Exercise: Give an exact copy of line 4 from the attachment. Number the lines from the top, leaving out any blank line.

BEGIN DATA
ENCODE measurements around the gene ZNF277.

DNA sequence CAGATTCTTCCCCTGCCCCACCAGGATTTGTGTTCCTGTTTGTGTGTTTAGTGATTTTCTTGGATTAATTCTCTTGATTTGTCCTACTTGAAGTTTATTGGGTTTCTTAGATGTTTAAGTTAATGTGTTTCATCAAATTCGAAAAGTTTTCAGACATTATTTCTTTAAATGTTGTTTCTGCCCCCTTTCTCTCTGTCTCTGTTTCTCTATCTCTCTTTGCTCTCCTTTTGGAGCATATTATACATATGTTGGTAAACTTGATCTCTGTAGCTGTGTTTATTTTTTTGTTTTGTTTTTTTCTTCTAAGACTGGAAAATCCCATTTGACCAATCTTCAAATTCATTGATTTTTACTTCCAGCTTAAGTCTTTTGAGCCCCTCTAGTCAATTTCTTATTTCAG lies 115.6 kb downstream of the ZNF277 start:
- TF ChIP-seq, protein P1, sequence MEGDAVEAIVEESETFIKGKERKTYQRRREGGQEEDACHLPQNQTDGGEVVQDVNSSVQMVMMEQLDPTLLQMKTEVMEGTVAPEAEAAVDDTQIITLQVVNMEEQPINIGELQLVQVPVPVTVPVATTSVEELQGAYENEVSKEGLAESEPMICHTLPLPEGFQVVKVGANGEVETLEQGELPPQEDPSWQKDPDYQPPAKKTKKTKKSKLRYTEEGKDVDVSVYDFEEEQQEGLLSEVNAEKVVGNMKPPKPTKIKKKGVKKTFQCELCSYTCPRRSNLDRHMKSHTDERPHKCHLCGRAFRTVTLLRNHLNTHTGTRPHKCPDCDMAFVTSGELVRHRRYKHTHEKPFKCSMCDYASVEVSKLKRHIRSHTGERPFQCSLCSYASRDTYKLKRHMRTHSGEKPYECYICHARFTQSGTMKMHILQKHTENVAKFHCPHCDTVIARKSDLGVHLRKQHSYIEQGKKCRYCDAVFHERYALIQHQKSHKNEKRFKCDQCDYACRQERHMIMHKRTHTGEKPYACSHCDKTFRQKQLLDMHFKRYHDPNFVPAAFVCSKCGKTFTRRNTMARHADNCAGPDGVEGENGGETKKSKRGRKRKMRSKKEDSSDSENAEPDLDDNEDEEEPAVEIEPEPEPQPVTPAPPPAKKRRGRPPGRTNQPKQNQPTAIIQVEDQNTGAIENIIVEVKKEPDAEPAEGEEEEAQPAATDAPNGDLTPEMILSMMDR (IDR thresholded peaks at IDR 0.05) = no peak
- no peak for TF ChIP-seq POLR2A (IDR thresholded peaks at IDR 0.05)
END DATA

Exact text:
- no peak for TF ChIP-seq POLR2A (IDR thresholded peaks at IDR 0.05)